Ireland’s convincing victory over England in Round 3 of the RBS 6 Nations had a nation rejoicing. And while it is reasonable to assume we are talking about the fans in the Emerald Isle, it is in fact Wales that were perhaps celebrating most wildly.
The Welsh Grand Slam dream died after an opening day loss, but England’s defeat to Joe Schmidt’s team last week put the ability to win the Championship back in Wales’ hands. That, of course, means that Saturday’s clash between Wales and Ireland has serious title implications.
An Ireland victory in Cardiff would insert them as red hot favourites to claim the Grand Slam. They face a last day trip to Murrayfield, and while of course Scotland will be no pushover, they could be going in to that game with four defeats from four. Get through Saturday and it is Ireland’s Slam to lose.
A victory for Warren Gatland’s side would take us in to a thrilling final day of the championship, with points difference very much in play for the second time in as many years. Last year it was Ireland that triumphed over England in the final standings despite losing to them earlier in the tournament, allowing Brian O’Driscoll to retire as a winner.
Should it come down to a final day shootout between the three teams with identical records then - as mentioned – Ireland travel to Murrayfield, England will host France and Wales head to Rome to play Italy.
Of course, first we have the hugely appetising encounter between unbeaten Ireland and resurgent Wales. While the 19-9 scoreline didn’t suggest complete Irish supremacy over England in game three, in reality they never allowed Chris Robshaw and co to get close to a fight back. They out-thought and outfought England and were as impressive in picking off weaknesses as the English were disappointing.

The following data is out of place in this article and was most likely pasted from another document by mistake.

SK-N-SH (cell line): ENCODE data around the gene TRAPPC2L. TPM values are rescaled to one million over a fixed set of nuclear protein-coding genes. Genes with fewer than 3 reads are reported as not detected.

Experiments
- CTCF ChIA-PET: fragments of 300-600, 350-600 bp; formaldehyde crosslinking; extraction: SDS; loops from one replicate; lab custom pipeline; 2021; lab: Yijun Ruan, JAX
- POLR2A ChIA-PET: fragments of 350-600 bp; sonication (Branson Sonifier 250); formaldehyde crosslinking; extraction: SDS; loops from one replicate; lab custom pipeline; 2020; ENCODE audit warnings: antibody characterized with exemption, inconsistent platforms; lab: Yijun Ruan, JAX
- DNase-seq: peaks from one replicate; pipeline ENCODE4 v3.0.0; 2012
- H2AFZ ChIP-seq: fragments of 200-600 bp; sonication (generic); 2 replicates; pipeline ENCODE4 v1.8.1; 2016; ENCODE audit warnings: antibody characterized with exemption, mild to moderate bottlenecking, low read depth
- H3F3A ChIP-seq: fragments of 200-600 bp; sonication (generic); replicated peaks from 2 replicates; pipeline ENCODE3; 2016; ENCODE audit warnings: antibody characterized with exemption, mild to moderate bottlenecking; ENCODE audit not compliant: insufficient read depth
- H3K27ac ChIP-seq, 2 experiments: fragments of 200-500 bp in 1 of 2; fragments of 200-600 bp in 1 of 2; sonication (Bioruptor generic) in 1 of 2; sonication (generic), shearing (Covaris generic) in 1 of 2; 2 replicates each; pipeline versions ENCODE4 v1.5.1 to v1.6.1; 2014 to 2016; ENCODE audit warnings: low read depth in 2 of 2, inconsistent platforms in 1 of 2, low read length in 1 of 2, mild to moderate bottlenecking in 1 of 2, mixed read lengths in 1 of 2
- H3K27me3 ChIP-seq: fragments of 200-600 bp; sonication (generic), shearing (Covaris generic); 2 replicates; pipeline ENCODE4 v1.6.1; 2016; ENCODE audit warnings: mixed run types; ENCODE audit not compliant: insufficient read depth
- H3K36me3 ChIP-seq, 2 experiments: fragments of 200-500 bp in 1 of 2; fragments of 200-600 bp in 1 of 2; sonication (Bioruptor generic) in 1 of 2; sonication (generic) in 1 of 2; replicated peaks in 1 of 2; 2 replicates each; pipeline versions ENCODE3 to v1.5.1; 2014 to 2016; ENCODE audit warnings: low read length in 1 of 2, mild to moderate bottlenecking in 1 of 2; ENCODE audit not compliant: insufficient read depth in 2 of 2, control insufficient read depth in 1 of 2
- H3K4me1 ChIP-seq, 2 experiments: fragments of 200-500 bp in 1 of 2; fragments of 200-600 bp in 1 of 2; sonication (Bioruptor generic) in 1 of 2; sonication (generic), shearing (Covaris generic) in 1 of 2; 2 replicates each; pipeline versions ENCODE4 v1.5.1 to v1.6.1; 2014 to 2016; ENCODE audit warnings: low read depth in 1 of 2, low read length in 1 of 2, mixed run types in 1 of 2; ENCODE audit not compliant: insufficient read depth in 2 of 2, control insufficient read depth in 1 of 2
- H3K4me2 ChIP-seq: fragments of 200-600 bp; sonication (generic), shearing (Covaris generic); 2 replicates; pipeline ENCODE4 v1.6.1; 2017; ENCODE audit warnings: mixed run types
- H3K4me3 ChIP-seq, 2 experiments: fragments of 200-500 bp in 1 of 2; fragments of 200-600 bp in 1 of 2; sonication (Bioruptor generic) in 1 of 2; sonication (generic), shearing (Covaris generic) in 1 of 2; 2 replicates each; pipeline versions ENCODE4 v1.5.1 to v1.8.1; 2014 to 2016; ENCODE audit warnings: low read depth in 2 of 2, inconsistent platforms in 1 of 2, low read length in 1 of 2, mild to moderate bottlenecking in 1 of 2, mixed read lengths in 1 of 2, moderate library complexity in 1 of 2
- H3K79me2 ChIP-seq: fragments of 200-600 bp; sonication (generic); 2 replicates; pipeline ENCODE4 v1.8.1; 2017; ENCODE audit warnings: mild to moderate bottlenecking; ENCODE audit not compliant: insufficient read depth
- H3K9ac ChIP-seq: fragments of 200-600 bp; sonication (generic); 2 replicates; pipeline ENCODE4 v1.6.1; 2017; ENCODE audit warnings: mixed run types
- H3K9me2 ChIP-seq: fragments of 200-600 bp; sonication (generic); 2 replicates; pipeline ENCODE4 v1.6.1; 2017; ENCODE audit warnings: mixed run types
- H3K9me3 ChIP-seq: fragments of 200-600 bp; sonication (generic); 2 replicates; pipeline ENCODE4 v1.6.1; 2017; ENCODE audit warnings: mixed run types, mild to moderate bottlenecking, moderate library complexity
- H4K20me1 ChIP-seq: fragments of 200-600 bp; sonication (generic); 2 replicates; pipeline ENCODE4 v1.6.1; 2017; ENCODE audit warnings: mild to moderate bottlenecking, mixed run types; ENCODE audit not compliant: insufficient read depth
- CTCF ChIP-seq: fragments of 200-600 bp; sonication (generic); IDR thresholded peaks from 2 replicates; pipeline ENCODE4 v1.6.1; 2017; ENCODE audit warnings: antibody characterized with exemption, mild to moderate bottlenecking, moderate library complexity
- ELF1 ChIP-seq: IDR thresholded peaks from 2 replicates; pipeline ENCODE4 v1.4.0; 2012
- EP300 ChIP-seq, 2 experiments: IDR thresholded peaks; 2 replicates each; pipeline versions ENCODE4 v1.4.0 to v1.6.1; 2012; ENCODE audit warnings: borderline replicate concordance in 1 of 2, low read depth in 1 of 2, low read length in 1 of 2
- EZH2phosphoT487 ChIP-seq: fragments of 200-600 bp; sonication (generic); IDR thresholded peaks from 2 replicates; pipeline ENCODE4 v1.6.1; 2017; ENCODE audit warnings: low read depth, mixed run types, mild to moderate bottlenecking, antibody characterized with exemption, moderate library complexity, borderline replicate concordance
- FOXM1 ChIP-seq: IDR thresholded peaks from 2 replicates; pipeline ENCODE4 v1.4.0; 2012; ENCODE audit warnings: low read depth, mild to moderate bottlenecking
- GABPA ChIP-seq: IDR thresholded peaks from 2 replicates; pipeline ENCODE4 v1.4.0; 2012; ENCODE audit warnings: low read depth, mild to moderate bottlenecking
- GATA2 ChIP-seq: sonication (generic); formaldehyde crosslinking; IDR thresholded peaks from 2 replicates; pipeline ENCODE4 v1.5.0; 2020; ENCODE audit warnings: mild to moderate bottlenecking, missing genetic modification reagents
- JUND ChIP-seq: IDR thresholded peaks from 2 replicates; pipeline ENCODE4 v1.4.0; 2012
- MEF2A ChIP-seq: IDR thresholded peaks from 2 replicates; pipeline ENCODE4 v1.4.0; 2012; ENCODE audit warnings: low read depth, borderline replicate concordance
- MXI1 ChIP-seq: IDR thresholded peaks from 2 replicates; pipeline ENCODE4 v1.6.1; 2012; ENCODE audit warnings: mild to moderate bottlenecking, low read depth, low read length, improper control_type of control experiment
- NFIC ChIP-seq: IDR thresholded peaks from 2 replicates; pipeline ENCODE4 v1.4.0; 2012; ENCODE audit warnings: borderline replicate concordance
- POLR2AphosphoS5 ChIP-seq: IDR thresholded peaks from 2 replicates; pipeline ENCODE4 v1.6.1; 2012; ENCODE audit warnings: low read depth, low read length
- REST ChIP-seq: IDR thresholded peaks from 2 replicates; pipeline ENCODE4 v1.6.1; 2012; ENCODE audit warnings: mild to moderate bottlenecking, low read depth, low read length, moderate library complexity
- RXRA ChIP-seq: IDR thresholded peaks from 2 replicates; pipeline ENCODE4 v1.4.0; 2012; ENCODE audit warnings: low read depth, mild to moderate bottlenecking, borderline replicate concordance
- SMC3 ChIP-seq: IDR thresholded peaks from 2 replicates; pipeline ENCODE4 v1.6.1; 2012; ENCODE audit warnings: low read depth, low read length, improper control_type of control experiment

Wales meanwhile were the beneficiaries of some French wastefulness and the unerring boot of Leigh Halfpenny last time out in Paris as they claimed a fine win. They have now bounced back from the England defeat with consecutive victories and that, allied with home advantage, gives Wales more than a fighter’s chance of pulling off a victory.
Saturday’s clash will be Irish captain Paul O’Connell’s 100th cap for his country, adding extra incentive for him and his teammates. Opposite number Sam Warburton will be keen to ruin the party and keep Wales in the hunt for what would be an against the odds championship victory.
Gilbert Rugby ambassadors have the chance to play a decisive role in the contest from the bench. Richard Hibbard was impressive last week when introduced in the second half in Paris, while Ireland’s Sean Cronin has made it his modus operandi to come on for Ireland and ensure they get over the line when the pressure begins to mount. Both will be hoping when they are introduced they are shielding a winning position rather than overcoming a deficit.
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